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100 Dirty Cops Arrested in FBI's Largest Corruption Probe

100 Dirty Cops Arrested in FBI's Largest Corruption Probe

FBI agents escorted police officers arrested during yesterday’s drug corruption raids in Puerto Rico. US Attorney General Eric Holder called it the largest police corruption case in FBI history. (Ana Martinez/AP)

New York Daily News via YellowBrix

October 07, 2010

PUERTO RICO – The biggest police corruption probe in the 102-year history of the FBI snared more than 130 people Wednesday in Puerto Rico. The bulk of them were law enforcement officers accused of providing security to drug traffickers.

The arrests were the latest blow to a scandal-plagued island police department struggling with soaring crime and dirty cops who allegedly accepted bribes from $500 to $4,500 to protect cocaine shipments.

Officers were allegedly caught on video bragging about smuggling marijuana into jails, offering bullets called "cop-killers’’ for sale and murdering and burying people in lye, said Luis Fraticelli, Special Agent in Charge of the FBI in Puerto Rico.

One female officer even planned to use her payoff for a charitable cause: She asked undercover agents for money to buy uniforms for the children in the Police Athletic League.

The Justice Department said nearly 750 FBI agents were flown to San Juan from across the country to conduct the "Operation Guard Shack’’ roundup.

As a major transshipment point for Colombian cocaine, Puerto Rico has long been convulsed by drug-related violence. Wednesday’s arrests underscore the failure to provide adequate law enforcement in the U.S. commonwealth. But demands for more police officers have flooded the island with poorly supervised, underpaid officers with dubious backgrounds, police and federal officials acknowledged.

“For as long as I have been involved in these cases, there has never been a sense of accountability in the police department,’’ said San Juan attorney Judith Berkan, who has specialized in police corruption and brutality cases for 35 years.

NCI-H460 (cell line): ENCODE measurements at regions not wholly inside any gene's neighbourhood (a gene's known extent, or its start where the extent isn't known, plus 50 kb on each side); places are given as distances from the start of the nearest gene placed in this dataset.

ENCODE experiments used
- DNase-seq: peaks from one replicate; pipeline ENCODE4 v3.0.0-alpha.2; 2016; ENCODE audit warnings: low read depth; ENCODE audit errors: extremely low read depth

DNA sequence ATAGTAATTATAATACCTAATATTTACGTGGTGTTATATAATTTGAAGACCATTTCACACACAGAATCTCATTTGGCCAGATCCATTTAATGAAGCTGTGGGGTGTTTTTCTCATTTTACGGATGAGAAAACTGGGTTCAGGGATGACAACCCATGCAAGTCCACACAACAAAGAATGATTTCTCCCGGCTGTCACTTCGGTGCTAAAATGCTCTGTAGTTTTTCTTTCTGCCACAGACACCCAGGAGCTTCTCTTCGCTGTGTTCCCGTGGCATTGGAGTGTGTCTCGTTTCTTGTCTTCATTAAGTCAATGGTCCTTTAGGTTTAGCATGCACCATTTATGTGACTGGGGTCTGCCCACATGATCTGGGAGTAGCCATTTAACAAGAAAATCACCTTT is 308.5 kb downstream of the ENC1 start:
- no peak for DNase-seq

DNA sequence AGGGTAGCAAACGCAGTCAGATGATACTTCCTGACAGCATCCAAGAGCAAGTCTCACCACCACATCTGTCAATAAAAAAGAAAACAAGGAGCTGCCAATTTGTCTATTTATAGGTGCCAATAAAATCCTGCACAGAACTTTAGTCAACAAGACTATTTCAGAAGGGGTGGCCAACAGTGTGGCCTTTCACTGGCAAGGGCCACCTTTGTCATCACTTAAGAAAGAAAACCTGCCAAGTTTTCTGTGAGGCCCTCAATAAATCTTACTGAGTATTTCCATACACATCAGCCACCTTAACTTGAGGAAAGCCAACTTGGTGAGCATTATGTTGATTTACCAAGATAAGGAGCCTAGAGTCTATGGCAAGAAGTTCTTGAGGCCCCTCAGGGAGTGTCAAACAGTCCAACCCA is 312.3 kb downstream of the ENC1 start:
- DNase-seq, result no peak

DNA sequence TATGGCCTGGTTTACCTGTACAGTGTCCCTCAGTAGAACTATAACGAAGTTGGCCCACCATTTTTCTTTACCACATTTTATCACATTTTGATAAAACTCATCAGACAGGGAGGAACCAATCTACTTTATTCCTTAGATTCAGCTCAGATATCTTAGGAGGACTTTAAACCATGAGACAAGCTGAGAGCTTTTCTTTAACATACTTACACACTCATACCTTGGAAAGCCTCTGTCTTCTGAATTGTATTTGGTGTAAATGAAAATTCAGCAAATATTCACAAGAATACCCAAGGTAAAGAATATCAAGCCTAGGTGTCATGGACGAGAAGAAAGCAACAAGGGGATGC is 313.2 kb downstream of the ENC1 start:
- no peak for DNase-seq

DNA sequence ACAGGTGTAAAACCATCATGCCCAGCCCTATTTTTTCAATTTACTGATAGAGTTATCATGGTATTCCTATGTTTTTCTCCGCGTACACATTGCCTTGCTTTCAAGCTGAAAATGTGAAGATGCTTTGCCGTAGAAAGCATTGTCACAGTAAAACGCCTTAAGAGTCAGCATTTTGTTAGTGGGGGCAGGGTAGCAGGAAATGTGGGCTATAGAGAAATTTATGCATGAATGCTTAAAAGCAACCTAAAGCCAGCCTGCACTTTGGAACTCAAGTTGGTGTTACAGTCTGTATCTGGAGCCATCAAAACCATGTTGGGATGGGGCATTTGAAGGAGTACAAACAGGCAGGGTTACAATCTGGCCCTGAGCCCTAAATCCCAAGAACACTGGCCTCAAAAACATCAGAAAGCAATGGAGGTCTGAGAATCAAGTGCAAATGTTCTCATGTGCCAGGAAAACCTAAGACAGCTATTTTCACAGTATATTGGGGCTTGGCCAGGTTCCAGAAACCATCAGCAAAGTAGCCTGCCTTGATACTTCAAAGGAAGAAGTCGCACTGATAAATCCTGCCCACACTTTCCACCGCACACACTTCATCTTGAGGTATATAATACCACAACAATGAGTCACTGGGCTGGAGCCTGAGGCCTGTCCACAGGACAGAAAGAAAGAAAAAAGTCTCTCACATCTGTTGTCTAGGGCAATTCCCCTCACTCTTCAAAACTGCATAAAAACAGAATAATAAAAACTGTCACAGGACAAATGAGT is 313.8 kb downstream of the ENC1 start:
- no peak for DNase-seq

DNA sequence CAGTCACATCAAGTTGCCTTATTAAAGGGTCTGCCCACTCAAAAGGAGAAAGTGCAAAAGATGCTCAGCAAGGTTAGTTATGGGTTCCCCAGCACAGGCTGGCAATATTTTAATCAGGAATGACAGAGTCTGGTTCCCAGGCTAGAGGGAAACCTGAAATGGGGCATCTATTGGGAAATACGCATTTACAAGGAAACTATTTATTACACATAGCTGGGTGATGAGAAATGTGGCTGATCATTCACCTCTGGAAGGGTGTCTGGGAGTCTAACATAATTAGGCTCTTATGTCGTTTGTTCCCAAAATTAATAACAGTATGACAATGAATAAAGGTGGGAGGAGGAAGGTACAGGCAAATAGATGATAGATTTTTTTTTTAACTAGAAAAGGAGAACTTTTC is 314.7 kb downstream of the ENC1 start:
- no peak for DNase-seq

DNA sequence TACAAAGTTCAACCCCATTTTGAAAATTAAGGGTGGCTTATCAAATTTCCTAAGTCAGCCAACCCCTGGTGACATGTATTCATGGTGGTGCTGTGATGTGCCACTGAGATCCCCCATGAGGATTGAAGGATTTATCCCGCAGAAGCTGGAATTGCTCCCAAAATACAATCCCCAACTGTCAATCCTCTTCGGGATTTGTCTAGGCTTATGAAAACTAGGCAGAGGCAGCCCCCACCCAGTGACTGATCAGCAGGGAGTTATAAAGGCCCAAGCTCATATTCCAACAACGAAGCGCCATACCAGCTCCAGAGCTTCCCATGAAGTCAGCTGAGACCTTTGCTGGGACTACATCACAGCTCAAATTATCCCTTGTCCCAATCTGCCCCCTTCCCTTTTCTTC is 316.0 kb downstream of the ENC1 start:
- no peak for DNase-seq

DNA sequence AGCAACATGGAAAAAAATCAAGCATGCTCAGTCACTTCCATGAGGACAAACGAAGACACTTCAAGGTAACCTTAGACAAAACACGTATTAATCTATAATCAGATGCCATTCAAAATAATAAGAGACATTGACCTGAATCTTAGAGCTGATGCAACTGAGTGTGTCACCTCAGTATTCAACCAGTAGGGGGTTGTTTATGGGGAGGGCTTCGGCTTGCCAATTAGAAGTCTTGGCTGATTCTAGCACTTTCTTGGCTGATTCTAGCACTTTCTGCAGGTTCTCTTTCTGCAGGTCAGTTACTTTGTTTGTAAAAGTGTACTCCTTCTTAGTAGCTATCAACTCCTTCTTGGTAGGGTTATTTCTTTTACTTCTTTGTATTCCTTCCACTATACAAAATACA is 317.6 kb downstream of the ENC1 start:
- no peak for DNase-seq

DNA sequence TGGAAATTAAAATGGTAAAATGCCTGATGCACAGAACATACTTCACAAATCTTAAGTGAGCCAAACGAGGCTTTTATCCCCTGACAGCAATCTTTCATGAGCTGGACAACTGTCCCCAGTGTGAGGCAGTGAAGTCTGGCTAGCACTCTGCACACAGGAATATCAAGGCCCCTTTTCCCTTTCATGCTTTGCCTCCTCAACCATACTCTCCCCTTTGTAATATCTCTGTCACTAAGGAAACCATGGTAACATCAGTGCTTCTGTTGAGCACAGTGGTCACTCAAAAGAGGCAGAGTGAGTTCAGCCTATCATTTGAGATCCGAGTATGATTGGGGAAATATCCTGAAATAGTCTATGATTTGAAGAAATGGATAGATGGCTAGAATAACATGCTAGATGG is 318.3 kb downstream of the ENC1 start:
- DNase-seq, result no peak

“What exists is pure impunity, so much so that it is very common for police officers in Puerto Rico to openly violate the law. . . . I have seen corrupt police officers, violent officers, gangs operating in the police,‘’ she said. ``With these arrests, they are just scratching the surface.’’

The Puerto Rico police has for years been plagued by accusations of graft. Federal investigations were routinely stymied by leaks in local police departments. In the past week, two Puerto Rico police officers were charged with murder in separate incidents.

The arrests were the talk of Puerto Rico Wednesday.

Alvin Torres Martínez, 33, of San Juan’s Puerta de Tierra neighborhood, said his mistrust of the police is so deep that he would never pull over if stopped by an officer.

“They would have to follow me to Puerta de Tierra and we’d get into it over there,’’ he said.

The results of the two-year investigation were announced in Washington by U.S. Attorney General Eric Holder, who was flanked by Puerto Rico’s top federal prosecutor, Rosa Emilia Rodríguez.

FBI Assistant Director Shawn Henry said the investigation required an ``unprecedented level of coordination’’ from 30 of the FBI’s 56 field offices. The FBI flew in surgeons, ambulances and airplanes in case of any mishaps, Fraticelli said.

The charges stem from 125 videotaped undercover drug transactions across Puerto Rico from July 2008 until September 2010, Holder said. ``The officers provided security during undercover drug deals in exchange for payments ranging from $500 to $4,500 per transaction — more than half a million dollars in total,’’ he said.

“This is the biggest police corruption case in the history of Puerto Rico and the United States and the FBI,’’ Fraticelli said at a separate press conference in San Juan.

Of the 133 people charged, 61 were members of the Puerto Rico police, an island-wide force which saw officers arrested in 27 different police stations. Nineteen officers were arrested at the Bayamón precinct alone.

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